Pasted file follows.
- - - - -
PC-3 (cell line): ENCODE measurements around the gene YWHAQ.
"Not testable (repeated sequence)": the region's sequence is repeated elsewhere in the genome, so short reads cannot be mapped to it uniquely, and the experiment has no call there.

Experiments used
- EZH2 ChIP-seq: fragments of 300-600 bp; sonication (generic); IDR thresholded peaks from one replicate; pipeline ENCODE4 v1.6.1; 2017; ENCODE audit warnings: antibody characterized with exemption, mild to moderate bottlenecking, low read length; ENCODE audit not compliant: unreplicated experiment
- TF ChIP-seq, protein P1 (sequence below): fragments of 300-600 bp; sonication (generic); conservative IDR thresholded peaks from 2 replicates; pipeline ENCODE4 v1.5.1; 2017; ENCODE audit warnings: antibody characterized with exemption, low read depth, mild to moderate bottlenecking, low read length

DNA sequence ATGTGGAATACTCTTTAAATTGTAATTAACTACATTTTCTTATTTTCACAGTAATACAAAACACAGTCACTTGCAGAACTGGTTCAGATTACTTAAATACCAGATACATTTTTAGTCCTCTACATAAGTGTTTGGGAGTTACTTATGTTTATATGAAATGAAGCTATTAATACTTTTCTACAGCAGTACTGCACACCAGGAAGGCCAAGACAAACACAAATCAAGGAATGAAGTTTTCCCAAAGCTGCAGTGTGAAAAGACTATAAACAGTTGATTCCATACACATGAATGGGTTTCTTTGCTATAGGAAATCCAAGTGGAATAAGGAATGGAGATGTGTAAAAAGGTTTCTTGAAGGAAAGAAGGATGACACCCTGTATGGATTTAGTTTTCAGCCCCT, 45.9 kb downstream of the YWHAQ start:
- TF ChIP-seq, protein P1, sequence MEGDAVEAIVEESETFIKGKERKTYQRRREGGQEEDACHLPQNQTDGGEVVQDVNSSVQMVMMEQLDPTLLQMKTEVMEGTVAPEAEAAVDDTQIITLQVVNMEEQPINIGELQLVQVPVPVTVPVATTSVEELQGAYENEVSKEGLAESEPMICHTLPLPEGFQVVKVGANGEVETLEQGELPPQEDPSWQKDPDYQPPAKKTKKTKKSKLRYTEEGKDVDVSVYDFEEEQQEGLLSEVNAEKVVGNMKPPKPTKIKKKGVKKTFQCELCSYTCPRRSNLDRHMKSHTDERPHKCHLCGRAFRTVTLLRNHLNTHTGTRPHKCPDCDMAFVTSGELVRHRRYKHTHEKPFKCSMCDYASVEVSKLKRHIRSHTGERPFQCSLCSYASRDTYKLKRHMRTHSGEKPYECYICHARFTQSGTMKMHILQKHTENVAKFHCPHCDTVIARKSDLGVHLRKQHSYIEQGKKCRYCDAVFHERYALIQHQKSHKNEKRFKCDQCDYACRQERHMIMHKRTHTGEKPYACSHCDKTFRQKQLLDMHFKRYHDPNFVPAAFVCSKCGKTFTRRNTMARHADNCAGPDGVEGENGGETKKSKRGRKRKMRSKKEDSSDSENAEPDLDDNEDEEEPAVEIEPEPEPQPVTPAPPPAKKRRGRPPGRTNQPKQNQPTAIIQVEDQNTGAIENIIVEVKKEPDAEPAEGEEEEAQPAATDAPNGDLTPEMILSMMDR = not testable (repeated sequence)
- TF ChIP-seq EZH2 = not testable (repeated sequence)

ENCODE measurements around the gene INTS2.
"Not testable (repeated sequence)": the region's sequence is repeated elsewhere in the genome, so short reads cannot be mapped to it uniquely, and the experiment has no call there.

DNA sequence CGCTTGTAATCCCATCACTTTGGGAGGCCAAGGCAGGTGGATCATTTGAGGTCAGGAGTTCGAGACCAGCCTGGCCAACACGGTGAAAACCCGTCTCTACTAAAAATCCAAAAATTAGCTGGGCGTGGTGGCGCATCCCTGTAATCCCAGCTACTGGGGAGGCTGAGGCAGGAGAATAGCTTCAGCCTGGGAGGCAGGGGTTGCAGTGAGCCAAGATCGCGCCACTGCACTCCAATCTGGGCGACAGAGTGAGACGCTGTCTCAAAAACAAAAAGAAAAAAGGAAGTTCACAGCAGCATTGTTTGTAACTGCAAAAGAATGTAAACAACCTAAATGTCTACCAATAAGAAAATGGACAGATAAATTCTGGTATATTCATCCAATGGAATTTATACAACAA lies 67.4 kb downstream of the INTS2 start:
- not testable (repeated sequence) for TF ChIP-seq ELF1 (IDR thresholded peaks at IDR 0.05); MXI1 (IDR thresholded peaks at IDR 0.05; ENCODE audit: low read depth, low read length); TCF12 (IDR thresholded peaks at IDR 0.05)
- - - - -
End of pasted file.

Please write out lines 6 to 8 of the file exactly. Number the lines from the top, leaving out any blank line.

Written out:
DNA sequence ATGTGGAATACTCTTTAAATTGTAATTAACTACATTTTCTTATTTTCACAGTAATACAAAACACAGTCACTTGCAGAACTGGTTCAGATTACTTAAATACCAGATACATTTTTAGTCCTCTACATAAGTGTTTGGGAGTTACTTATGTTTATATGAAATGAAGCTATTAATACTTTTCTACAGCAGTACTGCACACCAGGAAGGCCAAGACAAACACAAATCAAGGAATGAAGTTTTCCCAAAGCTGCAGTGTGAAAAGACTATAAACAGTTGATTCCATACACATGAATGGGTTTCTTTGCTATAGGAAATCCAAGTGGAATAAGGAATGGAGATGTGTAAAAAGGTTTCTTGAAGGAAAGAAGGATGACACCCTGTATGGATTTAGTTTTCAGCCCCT, 45.9 kb downstream of the YWHAQ start:
- TF ChIP-seq, protein P1, sequence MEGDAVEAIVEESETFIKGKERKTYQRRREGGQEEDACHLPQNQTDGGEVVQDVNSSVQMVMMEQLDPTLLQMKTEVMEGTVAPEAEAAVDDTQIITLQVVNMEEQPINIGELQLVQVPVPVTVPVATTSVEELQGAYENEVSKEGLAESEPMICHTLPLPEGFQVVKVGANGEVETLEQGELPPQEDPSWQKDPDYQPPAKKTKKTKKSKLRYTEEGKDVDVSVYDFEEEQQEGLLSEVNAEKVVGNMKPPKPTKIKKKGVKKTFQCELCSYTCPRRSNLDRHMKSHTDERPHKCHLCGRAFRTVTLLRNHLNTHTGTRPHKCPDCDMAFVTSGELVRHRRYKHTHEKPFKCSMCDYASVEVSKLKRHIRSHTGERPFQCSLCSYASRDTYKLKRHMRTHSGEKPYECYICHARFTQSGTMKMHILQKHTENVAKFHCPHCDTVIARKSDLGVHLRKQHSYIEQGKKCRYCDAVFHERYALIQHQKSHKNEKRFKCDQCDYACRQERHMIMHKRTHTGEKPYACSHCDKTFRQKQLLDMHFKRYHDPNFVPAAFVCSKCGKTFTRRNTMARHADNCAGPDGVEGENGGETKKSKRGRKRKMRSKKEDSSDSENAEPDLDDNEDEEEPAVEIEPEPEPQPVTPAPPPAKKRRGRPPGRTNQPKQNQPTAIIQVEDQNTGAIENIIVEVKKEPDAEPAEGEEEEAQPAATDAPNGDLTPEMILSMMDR = not testable (repeated sequence)
- TF ChIP-seq EZH2 = not testable (repeated sequence)